Should Everyone go to College?

May 17, 2008

Nontraditional Student Going Back to CollegeConventional wisdom states that anyone who can afford to go to college, should. And those who can’t afford college should seek government grants, scholarships and fund the rest with student loans. In essence, college is essential to a brighter future, but how bright can your future be if you go to college?

The College Board, a not-for-profit association best known for governing the SAT® program, echoes the status quo that everyone benefits from a college education. According to a Board report, Education Pays, higher education improves the quality of life for college recipients and society. Higher education “yields a high rate of return for students from all racial/ethnic groups, for men and for women, and for those from all family backgrounds,” the report revealed.

But not everyone agrees with the College Board’s findings.

The Robertson Education Empowerment Foundation (REEF) states that the “Education Pays” report has many inaccuracies: i.e. REEF states that the report didn’t properly calculate the actual time it takes for students to obtain an undergraduate degree and college-related expenses such as textbooks and student fees, which can substantially increase the amount paid to the college.

The Foundation also states that many college graduates will spend the next 40 years after college to do little more than pay back college costs because the return on investment (ROI) from 0 to 4.37 percent is considered low yield by standard financial measures. Women have a lower ROI because they are paid less as employees.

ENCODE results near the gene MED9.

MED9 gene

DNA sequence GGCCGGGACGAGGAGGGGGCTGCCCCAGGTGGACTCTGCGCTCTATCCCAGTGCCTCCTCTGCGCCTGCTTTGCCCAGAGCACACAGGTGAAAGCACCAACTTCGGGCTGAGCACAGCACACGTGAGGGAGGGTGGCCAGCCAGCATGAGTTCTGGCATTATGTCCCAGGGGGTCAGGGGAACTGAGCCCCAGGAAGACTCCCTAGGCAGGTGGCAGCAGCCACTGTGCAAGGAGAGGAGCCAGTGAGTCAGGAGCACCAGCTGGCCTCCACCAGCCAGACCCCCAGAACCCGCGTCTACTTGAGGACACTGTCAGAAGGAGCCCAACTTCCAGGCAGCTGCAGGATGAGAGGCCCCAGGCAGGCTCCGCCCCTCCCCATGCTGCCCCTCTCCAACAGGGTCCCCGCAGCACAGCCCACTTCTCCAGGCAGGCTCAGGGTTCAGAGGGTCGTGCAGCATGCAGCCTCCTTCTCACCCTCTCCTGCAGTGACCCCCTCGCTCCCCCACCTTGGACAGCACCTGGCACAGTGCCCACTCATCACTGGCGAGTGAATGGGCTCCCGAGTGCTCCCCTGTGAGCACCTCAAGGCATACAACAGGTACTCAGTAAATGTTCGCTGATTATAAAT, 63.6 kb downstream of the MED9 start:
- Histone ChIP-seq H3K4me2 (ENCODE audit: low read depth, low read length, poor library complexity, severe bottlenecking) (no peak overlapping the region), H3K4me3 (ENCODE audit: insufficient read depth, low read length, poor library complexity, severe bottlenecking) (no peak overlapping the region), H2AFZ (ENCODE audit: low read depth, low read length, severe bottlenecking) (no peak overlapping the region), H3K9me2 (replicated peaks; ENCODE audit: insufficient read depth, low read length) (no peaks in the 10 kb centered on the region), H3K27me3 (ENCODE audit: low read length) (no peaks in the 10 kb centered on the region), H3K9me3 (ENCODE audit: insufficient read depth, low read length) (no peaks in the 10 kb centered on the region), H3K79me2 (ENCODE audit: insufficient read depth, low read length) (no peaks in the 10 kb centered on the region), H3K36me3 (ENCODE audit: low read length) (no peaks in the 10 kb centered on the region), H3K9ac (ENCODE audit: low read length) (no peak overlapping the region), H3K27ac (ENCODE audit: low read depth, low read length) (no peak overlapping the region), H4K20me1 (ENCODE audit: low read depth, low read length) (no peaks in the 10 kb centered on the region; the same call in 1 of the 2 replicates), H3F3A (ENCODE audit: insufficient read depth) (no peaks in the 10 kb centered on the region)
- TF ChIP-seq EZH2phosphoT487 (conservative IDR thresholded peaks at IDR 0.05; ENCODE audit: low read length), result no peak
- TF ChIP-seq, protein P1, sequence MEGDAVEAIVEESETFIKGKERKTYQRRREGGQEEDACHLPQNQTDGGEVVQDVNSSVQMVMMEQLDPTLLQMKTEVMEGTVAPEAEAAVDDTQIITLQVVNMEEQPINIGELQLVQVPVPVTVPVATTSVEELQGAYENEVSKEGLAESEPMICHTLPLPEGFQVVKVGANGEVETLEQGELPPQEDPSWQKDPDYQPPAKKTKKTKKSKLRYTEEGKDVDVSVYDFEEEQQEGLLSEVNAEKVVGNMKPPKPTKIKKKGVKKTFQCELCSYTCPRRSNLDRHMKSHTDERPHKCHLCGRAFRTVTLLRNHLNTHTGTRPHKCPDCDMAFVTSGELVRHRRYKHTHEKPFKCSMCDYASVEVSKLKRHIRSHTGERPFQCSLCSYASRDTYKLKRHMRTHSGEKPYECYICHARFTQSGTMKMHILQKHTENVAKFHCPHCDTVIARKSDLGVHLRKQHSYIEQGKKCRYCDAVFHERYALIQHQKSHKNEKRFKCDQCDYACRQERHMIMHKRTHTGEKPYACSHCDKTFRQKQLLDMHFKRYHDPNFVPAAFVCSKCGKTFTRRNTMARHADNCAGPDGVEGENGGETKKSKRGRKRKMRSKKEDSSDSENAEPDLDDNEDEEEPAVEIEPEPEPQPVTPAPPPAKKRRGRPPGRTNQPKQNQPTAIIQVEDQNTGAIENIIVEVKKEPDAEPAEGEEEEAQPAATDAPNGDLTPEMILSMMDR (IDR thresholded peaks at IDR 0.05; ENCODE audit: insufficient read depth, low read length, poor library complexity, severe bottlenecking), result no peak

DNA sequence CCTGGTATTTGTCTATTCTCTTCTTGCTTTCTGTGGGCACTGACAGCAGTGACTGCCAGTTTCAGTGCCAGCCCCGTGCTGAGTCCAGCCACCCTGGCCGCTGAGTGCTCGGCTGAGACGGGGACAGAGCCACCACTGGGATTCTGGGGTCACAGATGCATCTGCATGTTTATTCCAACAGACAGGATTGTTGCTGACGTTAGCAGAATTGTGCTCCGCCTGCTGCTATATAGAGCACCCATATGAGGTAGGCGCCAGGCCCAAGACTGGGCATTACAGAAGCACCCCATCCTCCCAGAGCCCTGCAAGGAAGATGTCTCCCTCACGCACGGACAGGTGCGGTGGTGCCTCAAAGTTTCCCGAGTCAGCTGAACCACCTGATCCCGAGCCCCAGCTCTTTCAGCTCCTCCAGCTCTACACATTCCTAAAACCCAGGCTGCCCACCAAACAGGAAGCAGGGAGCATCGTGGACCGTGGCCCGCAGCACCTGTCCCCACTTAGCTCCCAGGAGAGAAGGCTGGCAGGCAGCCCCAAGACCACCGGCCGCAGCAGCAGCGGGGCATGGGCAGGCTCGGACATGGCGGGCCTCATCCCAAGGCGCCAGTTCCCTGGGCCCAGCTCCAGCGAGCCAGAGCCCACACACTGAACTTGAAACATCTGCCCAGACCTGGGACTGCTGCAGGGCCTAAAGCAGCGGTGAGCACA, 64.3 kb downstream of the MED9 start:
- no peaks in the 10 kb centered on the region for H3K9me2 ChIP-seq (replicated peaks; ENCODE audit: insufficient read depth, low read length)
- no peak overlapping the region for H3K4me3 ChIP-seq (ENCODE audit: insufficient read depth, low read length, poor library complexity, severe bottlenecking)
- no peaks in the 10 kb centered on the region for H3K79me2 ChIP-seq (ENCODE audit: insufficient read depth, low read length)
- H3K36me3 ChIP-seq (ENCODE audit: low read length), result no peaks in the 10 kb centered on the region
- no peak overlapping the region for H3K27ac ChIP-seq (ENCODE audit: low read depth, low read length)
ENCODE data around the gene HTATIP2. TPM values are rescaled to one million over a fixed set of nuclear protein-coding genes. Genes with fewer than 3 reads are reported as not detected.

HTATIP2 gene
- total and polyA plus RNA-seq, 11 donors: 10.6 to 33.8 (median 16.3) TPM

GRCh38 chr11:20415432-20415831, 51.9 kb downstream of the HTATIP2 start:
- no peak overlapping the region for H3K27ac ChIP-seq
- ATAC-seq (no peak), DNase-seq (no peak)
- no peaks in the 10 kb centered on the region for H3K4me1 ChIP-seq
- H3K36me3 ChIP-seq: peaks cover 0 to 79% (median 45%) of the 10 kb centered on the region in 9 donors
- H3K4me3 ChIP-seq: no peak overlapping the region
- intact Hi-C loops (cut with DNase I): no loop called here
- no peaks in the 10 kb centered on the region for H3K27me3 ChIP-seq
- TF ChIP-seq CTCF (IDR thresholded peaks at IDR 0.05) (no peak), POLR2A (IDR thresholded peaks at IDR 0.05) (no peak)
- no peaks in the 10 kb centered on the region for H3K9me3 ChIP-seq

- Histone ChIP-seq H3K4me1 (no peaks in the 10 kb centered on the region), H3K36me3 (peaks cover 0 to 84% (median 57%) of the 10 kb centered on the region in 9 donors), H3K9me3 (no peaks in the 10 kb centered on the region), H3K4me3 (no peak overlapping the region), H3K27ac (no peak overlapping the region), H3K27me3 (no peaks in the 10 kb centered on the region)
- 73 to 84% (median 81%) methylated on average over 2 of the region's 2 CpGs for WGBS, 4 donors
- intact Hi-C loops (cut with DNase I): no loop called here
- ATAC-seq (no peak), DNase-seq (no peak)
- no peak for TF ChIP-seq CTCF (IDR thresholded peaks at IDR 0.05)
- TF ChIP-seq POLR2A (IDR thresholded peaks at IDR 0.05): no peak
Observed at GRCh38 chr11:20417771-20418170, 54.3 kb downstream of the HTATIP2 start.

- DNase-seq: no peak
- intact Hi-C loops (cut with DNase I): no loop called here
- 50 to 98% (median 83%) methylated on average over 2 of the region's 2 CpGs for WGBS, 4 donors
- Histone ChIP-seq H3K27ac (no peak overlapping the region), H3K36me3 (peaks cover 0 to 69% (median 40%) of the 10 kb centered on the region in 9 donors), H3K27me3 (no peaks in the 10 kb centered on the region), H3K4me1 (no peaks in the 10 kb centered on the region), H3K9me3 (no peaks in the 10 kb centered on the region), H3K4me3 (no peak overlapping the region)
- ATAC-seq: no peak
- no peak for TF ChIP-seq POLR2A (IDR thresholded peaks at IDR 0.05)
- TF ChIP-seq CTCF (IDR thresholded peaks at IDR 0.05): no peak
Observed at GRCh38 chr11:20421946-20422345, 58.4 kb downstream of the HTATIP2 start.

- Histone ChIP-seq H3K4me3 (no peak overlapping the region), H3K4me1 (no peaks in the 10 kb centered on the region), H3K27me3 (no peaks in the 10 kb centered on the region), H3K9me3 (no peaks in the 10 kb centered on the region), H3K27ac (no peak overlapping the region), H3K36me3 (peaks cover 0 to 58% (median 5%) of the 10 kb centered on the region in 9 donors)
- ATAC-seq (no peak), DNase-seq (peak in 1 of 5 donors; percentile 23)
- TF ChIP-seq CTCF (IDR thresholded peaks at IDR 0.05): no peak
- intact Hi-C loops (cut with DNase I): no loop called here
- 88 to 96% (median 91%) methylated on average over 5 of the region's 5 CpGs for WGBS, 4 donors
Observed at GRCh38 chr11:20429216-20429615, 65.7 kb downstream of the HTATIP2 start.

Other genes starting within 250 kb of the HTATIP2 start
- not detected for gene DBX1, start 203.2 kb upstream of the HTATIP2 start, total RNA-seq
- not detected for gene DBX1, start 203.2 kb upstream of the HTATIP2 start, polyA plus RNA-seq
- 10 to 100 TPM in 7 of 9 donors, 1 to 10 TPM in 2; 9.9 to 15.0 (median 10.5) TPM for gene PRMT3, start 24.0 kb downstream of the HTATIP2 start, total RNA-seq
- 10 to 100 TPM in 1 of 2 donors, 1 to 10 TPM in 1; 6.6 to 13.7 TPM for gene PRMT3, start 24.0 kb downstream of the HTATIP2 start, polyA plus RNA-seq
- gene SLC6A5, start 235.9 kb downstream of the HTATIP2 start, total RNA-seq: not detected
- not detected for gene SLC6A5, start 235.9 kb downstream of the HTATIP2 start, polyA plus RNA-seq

“The data says that for an increasingly large number of students, especially white women and Hispanics, college can be a poor economic decision that does not improve their lives, but rather leaves them paying back debt for an extended period of time,” said Michael Robertson, founder of REEF. “The College Board, which makes money from students attending college, is not an objective source. Their conclusion that everyone should attend college, regardless of sex or race, misrepresents the data when accurate numbers are used that represent a typical college experience for a young person today…”

What does Robertson suggest potential students do instead of going to college?

He suggests that a prospective college student peg their money for a balanced portfolio with an average, annual return of 7.5 percent. Would-be students should also get a job, particularly straight out of high school. However, Robertson does concede that an education from a public university has a greater ROI than a private university.

For potential students who seek college as a platform for education, higher learning, Robertson states, “There may be other benefits beyond financial gains from college attendance. However, the huge costs of an average five-year college education are so enormous that they dwarf all other considerations. When you have $50,000 of debt that prevents you from buying a car, home or starting a business, the fact that you can appreciate poetry may be a small consolation,” he said. “This is the dramatic difference over the last few decades. When college was not the huge financial decision it is today, even if you didn’t see significant financial gains, there were other benefits to college attendance, which could make it a wise decision. Today, the numbers are so enormous that this one decision can impact your entire life.”

For potential older students, going back to college can have a more lasting effect into one’s senior years. Robertson states that in the REEF’s model, it was assumed that high-school students went directly into college. But for students going back to college or starting college at 30 years old, they would have to work full-time until they are 77 years old to receive the same financial benefit.


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